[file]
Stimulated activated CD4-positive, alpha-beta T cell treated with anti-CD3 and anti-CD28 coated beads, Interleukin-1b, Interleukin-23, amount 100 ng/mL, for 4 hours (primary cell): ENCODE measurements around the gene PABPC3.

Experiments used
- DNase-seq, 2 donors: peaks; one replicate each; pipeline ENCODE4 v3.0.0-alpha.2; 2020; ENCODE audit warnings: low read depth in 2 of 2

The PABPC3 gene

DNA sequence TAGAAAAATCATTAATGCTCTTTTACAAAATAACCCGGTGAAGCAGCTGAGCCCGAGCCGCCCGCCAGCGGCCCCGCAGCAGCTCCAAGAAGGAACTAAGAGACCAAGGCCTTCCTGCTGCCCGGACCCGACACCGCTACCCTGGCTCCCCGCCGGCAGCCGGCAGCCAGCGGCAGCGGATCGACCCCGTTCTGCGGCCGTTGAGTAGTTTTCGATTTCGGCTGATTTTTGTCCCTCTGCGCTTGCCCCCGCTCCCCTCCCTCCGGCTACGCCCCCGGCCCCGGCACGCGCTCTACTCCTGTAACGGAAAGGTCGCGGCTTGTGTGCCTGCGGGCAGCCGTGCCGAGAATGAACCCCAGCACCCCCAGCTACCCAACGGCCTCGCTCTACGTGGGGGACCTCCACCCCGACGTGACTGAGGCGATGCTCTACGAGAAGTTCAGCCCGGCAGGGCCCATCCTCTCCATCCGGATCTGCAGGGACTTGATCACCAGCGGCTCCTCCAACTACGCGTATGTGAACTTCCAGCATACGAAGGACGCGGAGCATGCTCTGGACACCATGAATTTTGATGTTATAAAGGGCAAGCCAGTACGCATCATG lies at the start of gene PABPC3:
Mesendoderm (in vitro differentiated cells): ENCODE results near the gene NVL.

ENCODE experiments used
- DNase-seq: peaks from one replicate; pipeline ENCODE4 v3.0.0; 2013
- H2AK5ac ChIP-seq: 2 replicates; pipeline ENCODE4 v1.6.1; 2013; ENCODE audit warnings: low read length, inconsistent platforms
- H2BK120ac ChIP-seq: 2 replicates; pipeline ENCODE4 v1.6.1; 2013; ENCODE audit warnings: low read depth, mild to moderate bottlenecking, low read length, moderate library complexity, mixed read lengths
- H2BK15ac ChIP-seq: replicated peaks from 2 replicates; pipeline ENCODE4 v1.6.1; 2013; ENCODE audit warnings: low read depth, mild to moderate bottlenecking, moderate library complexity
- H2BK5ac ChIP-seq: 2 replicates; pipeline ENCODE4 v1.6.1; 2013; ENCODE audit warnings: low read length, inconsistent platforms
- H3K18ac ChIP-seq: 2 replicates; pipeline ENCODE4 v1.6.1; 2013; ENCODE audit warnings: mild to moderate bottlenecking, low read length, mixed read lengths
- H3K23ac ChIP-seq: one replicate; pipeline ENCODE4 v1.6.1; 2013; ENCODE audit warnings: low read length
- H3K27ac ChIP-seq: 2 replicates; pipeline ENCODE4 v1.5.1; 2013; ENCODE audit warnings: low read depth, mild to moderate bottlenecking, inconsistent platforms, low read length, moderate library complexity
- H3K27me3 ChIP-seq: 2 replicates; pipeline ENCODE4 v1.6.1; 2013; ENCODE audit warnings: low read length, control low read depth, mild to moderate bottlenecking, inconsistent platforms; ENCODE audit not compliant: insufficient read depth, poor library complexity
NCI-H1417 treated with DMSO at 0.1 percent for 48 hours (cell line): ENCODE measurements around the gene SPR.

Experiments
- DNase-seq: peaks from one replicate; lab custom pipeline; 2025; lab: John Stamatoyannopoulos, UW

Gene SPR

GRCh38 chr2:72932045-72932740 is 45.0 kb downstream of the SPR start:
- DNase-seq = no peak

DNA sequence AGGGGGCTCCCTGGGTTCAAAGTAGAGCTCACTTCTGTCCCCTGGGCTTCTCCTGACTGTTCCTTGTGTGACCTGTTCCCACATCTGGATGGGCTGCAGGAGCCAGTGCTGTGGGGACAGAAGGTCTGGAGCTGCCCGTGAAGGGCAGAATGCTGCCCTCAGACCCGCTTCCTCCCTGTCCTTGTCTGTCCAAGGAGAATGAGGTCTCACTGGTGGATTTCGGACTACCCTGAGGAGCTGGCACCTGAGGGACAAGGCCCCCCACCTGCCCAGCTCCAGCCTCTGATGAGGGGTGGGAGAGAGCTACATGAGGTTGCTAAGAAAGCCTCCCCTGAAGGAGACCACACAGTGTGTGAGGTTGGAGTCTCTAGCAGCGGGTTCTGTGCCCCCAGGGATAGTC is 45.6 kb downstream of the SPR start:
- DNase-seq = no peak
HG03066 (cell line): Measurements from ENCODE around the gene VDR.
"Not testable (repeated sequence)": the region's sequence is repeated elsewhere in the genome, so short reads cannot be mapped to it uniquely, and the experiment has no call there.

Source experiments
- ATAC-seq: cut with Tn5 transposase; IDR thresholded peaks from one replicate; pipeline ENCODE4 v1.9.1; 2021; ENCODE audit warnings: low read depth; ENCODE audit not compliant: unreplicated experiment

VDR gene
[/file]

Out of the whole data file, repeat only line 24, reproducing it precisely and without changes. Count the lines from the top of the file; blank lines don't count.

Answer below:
- DNase-seq = no peak